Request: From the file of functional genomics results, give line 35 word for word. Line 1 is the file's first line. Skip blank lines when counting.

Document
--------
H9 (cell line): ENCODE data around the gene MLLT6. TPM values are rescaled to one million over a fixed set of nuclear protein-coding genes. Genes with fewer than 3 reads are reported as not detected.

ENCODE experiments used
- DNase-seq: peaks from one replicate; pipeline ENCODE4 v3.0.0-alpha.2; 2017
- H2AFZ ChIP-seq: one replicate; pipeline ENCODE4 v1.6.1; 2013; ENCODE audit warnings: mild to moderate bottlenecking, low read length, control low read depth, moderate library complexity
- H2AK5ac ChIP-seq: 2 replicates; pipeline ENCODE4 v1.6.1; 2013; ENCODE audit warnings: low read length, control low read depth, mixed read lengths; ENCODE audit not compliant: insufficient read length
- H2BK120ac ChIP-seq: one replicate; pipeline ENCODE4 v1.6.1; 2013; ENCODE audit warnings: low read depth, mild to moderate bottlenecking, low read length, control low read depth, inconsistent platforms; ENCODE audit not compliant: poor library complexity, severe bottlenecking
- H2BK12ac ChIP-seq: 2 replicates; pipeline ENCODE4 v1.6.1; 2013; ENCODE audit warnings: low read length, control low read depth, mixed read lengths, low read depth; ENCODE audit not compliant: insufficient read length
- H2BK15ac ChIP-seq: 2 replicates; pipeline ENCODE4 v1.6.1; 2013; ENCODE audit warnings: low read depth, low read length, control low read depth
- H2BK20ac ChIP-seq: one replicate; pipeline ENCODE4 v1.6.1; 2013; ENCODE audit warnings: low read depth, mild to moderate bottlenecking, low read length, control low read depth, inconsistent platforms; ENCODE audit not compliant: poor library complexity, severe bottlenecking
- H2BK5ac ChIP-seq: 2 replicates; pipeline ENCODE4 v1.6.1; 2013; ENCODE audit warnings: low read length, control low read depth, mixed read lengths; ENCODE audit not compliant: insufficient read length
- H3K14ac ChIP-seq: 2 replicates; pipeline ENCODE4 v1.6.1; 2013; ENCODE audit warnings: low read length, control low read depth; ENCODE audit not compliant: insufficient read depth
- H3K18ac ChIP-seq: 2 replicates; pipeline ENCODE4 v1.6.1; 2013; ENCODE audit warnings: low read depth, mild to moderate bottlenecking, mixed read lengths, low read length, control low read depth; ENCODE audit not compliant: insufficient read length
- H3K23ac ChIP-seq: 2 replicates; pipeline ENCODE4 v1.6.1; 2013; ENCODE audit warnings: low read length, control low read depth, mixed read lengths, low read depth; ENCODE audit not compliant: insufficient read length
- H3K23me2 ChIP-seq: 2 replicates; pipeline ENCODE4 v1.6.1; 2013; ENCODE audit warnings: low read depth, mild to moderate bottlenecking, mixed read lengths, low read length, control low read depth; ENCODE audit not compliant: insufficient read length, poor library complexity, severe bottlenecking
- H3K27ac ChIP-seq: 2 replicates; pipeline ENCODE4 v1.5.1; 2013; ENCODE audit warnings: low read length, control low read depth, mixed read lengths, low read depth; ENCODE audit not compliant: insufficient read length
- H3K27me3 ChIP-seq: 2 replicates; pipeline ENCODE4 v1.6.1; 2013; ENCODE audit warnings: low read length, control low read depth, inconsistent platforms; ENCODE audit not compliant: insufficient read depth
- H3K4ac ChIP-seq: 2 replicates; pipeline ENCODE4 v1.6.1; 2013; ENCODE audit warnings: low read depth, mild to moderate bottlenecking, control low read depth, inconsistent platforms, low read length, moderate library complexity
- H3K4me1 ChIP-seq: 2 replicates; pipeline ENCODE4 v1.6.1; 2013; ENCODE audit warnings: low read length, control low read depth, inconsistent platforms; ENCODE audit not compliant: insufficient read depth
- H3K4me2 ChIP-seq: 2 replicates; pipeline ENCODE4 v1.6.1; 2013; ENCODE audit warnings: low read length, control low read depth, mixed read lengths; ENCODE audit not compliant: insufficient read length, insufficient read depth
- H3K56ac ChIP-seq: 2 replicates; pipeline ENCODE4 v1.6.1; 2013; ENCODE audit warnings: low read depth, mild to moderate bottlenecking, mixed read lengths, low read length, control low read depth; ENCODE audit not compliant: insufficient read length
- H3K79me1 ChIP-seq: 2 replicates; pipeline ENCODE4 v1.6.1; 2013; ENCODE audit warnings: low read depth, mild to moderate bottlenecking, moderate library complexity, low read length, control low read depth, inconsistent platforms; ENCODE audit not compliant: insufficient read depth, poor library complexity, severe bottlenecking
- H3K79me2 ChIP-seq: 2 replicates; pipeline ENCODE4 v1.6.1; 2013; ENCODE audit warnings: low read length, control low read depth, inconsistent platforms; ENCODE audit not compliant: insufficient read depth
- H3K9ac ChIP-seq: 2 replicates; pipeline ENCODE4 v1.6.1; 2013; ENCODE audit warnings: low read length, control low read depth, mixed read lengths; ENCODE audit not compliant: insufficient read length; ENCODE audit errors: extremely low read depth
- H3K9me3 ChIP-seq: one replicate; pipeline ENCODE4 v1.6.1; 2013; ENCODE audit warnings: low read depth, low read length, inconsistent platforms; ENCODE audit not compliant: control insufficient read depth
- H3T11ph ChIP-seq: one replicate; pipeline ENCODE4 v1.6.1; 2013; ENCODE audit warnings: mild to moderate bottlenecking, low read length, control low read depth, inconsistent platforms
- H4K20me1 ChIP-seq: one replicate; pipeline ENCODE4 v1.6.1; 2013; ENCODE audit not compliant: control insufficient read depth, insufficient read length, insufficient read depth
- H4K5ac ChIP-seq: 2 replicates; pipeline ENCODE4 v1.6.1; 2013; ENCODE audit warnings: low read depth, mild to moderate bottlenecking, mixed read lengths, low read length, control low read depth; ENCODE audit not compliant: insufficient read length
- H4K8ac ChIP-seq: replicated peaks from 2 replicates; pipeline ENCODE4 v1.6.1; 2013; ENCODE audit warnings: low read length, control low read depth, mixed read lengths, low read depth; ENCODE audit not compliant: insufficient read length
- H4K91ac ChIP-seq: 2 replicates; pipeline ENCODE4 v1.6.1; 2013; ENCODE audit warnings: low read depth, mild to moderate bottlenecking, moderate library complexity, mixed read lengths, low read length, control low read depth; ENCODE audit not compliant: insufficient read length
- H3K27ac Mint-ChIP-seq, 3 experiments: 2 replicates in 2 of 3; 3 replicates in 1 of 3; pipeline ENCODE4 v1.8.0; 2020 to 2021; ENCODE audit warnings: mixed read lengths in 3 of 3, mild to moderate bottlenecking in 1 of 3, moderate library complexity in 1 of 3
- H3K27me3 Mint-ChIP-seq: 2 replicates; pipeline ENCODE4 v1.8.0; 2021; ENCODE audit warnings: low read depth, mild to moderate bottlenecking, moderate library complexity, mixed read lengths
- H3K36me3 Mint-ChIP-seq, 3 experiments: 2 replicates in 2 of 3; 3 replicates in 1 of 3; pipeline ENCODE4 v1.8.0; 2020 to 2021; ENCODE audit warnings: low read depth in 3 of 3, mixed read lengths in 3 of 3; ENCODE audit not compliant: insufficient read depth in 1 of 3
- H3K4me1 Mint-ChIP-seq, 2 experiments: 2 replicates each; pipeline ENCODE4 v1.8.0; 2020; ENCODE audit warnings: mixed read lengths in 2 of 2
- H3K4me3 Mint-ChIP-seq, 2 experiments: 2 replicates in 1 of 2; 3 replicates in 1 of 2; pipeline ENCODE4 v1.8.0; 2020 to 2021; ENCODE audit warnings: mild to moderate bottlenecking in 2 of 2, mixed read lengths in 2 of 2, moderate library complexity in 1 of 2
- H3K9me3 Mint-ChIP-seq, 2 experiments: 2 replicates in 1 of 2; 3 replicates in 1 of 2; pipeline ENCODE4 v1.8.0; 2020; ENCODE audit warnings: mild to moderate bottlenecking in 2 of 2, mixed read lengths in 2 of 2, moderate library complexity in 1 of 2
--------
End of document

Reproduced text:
- H3K9me3 Mint-ChIP-seq, 2 experiments: 2 replicates in 1 of 2; 3 replicates in 1 of 2; pipeline ENCODE4 v1.8.0; 2020; ENCODE audit warnings: mild to moderate bottlenecking in 2 of 2, mixed read lengths in 2 of 2, moderate library complexity in 1 of 2